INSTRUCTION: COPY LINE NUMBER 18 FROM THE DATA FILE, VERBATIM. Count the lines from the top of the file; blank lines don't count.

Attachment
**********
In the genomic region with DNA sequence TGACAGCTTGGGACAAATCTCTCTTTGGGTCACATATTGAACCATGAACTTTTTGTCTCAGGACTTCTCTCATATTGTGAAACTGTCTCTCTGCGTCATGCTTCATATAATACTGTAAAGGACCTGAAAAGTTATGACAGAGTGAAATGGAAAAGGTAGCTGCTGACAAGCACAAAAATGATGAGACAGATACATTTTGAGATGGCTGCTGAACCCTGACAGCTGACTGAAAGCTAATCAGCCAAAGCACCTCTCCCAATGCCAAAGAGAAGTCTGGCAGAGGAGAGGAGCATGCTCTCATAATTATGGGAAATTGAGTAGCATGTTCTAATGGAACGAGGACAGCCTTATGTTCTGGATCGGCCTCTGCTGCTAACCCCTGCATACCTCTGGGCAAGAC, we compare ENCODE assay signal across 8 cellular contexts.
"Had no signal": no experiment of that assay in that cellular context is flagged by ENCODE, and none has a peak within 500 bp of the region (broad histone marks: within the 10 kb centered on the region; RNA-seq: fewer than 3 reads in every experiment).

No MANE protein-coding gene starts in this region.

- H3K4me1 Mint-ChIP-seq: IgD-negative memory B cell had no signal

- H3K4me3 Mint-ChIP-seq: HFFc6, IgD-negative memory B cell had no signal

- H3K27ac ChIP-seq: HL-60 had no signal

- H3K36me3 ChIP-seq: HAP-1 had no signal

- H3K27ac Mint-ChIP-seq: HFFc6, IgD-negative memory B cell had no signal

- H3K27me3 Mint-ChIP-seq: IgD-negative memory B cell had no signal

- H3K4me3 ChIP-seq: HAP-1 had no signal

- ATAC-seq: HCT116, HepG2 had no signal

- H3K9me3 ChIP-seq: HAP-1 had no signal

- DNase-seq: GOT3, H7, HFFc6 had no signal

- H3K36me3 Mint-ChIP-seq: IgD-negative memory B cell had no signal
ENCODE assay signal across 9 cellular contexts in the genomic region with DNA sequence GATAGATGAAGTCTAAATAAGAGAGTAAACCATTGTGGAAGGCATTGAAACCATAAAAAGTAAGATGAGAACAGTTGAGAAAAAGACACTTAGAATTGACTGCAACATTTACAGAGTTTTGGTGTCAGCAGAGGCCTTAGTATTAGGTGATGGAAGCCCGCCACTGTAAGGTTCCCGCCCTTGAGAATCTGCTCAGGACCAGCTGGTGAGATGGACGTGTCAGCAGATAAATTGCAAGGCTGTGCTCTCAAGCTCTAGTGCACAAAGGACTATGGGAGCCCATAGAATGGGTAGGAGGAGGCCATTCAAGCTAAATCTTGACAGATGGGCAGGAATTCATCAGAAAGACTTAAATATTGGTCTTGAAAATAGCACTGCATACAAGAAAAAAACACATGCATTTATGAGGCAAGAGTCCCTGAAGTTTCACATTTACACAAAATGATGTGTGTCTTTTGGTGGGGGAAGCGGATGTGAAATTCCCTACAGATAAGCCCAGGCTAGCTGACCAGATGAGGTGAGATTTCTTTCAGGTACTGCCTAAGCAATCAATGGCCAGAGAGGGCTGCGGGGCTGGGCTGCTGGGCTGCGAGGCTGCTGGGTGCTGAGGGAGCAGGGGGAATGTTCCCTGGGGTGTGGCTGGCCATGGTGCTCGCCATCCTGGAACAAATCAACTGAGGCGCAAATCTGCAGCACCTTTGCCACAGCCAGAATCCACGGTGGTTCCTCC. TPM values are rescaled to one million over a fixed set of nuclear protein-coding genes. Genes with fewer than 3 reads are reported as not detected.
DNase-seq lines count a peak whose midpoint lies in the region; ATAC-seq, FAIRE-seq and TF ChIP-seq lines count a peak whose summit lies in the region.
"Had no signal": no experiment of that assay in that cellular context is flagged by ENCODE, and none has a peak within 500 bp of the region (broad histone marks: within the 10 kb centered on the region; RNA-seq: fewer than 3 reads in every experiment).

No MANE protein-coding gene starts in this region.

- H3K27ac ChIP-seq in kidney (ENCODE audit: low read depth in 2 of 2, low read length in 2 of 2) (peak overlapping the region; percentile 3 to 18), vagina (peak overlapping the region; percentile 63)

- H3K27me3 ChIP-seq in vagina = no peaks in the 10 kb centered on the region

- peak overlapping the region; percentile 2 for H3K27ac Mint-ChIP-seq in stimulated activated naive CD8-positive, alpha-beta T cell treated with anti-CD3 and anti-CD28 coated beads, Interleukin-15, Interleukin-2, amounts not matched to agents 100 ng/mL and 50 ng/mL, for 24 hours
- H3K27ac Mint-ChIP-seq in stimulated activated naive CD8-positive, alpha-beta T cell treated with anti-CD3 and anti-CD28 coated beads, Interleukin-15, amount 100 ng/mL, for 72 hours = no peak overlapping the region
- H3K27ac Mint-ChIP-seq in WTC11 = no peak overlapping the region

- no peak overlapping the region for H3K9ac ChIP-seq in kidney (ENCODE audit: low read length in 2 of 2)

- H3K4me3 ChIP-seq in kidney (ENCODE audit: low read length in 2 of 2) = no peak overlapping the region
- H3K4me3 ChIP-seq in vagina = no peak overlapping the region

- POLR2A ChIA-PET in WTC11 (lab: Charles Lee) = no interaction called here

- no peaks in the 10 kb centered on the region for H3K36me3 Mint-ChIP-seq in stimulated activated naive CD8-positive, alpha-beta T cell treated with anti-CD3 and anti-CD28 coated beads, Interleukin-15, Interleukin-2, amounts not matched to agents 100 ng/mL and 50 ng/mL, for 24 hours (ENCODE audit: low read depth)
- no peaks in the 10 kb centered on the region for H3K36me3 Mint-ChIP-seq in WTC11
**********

No MANE protein-coding gene starts in this region.